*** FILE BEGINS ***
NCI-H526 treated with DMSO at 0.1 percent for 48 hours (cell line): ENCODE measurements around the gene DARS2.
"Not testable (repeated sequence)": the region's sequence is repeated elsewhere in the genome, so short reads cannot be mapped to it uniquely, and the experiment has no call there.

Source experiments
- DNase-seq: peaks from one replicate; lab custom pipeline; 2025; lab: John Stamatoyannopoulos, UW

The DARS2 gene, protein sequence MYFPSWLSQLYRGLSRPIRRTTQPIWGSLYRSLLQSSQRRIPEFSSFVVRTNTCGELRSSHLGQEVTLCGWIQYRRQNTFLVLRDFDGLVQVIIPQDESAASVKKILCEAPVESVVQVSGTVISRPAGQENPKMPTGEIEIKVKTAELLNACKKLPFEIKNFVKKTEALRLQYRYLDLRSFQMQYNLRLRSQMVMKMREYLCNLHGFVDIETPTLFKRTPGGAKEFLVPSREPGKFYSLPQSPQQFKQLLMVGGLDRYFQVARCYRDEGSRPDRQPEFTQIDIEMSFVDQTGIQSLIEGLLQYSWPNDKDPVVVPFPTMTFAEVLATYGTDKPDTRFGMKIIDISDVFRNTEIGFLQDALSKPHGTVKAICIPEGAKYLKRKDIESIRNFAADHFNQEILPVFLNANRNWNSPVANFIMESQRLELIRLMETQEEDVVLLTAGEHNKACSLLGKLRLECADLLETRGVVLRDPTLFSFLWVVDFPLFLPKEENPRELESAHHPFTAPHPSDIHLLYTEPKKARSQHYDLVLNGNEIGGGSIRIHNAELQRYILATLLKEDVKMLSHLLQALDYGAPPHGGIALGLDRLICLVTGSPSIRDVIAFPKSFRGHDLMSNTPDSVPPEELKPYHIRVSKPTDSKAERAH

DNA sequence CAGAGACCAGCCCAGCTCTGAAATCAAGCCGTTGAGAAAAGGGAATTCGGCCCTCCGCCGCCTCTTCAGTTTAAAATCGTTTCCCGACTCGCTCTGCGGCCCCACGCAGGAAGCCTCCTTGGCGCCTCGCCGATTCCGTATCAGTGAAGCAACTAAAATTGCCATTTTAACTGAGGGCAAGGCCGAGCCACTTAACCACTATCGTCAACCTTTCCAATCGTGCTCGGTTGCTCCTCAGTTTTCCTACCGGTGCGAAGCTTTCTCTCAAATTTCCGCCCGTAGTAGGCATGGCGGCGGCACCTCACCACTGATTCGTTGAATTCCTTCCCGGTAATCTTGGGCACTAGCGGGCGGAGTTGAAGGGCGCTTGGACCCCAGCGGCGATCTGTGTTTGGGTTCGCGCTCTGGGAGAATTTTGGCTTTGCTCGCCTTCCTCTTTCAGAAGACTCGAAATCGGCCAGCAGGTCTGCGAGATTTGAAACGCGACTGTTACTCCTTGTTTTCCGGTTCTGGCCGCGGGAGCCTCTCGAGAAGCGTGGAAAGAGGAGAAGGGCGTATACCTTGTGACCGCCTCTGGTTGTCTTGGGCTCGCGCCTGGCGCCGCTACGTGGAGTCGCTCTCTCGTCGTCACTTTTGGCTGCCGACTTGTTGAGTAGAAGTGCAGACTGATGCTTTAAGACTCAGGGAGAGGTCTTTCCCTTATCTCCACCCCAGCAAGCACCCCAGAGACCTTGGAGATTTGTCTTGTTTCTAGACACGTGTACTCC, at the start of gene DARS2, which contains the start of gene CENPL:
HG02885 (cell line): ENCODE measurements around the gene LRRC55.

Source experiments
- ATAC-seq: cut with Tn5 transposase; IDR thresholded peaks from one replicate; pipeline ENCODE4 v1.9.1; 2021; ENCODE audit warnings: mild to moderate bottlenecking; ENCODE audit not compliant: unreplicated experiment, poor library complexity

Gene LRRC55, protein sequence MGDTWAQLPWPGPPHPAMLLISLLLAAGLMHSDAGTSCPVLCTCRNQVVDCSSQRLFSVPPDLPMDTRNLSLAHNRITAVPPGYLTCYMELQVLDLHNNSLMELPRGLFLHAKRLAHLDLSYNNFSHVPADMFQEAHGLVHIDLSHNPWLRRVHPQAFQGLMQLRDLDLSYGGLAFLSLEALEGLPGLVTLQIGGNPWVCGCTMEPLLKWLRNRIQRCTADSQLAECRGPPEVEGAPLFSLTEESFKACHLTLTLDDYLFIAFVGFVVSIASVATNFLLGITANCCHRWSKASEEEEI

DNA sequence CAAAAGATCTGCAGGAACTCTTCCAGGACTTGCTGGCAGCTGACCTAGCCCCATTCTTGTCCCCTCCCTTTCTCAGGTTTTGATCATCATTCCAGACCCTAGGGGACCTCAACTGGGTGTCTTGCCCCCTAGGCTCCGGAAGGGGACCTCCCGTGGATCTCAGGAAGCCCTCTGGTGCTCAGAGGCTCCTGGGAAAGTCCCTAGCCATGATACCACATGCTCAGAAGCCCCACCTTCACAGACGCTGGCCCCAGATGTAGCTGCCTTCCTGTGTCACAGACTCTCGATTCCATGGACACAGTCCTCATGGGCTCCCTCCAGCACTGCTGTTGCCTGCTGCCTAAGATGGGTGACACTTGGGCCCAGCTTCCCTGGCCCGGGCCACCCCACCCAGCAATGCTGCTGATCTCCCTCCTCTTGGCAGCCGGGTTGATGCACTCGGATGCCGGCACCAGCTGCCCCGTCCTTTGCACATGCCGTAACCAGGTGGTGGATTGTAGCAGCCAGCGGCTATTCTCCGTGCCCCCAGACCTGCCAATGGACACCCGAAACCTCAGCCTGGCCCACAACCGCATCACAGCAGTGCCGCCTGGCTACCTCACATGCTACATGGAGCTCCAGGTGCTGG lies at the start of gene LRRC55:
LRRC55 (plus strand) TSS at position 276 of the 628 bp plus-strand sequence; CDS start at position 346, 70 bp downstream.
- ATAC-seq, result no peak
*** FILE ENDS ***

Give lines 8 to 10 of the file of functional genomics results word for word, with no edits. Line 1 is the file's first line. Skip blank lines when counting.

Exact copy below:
Source experiments
- ATAC-seq: cut with Tn5 transposase; IDR thresholded peaks from one replicate; pipeline ENCODE4 v1.9.1; 2021; ENCODE audit warnings: mild to moderate bottlenecking; ENCODE audit not compliant: unreplicated experiment, poor library complexity

Gene LRRC55, protein sequence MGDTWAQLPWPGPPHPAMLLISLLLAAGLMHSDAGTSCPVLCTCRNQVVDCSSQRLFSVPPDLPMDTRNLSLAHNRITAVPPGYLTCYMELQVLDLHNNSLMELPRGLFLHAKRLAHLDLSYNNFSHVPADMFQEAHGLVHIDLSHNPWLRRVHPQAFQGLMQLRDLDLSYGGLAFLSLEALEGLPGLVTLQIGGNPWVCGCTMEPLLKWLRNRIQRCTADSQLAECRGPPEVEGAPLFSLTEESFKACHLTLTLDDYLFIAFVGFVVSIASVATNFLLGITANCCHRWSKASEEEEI